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Genes and depression - expert Q&A

Research has provided new evidence of the genetic links to severe depression, providing hope for the development of more effective, personalised care for those affected.

We speak to our Director of Research, Sophie Dix, to take a closer look. 

What’s the issue? 

Around one in five people worldwide will experience depression in their lifetime - yet our knowledge of what causes it remains incredibly limited. And this has contributed to precious few advances in treatment for decades. We simply don’t understand what causes depression.

Let’s be clear, when we talk about depression we don’t mean the normal ups and downs of life that are experienced by us all. Imagine feeling like that for weeks, months, even years at a time? Depression is a serious illness that has an immense impact on both an individual and society as a whole. It affects someone’s mood, ability to experience enjoyment, sleep; it impacts relationships, family and employment.

It can also be deadly, as someone affected by severe depression is at a higher risk of attempting to take their own life. 

What does the research say?

This is the world’s largest study to date that attempts to map out genes that increase the risk for depression.

Using genetic data from half a million people in the UK, US, Iceland and Denmark, scientists from the Psychiatric Genomics Consortium have identified 44 genes that are linked to depression – three time as many as have previously been identified. 

Why is this exciting?

Scientists have struggled to find new treatments for depression – in fact, our current treatments haven’t fundamentally changed for nearly 50 years. Whilst drugs or psychological treatments such as talking therapies work for some, they don’t work for everyone, leaving millions of people worldwide without the help they need.

Some of the gene variants identified in the study are already known to be involved in depression - and currently being targeted by existing drugs. 

Importantly, many of the gene variants identified in this study haven’t previously been linked to depression – potentially offering new avenues of research for scientists to develop more effective drugs or other types of support.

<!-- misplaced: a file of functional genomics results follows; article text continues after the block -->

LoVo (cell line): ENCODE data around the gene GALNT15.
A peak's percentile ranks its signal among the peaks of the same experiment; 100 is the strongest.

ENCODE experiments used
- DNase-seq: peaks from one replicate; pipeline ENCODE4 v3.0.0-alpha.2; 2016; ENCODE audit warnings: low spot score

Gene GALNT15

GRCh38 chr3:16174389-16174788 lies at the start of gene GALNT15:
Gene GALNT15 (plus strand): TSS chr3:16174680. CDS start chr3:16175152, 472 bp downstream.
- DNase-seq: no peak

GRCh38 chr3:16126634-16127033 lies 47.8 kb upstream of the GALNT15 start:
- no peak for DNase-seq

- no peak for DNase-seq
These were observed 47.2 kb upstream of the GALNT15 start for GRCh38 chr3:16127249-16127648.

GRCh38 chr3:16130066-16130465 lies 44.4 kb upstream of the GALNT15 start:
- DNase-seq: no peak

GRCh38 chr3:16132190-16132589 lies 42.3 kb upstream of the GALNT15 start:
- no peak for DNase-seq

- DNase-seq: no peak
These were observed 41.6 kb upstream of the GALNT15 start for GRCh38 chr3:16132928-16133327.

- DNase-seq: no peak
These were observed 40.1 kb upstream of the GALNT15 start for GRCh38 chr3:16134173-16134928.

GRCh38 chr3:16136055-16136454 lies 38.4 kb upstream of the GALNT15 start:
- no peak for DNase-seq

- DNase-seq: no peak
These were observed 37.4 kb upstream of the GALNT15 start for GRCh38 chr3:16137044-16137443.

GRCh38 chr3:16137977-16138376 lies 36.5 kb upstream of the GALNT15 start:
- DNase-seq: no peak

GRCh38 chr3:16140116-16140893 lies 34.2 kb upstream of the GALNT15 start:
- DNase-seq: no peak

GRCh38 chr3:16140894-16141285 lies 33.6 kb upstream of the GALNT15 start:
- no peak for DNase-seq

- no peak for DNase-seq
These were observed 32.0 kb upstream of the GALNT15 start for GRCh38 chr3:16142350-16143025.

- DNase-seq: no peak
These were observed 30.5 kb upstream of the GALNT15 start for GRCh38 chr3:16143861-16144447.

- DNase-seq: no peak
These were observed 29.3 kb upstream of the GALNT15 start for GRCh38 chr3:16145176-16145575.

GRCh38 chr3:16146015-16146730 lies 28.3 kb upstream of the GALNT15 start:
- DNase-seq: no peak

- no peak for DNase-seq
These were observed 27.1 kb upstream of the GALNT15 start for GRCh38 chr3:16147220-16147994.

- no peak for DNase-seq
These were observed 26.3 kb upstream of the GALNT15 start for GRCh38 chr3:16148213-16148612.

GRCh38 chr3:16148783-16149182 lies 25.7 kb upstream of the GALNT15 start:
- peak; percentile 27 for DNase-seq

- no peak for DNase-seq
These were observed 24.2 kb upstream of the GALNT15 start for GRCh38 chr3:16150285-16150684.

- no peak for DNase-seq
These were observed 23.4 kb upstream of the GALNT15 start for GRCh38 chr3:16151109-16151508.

And with current prescribing carried out largely on a trial-and-error basis, it’s clear that we need not only new approaches, but also the ability to identify which current treatments may work for someone. Understanding genes has led to ‘personlised medicine’ – i.e. knowing which treatment to use – in many areas such as cancer. This research brings this a step closer for mental health conditions. 

Gene variants were also identified that show an overlap with the risk of physical illnesses such as obesity. This deepens our understanding as to as to how physical and mental illnesses are intrinsically linked.

What are the caveats?

Genes are only one factor that might put someone at risk of depression. And even if you carry these genes – it doesn’t mean that you will  get depression. In fact, even if you carry many of these genes it only increases your risk by about three and half times. There are many other risks for depression – for example poverty, stress and traumatic experiences. 

We need more research to understand how these factors combine to lead to depression if we are going to understand, and one day intervene and prevent depression. MQ-funded research is aiming to do just that – focusing specifically on young people.

This research is certainly no quick fix - it won’t lead to new treatments all by itself. But it is a big advance in our knowledge of the causes of depression, and by piecing together breakthroughs like these, we provide new opportunities to transform the way we tackle depression.

We only have to look at how research has brought major advances for conditions like cancer and HIV to see what can be achieved for mental health.

Last updated: 28 April 2018

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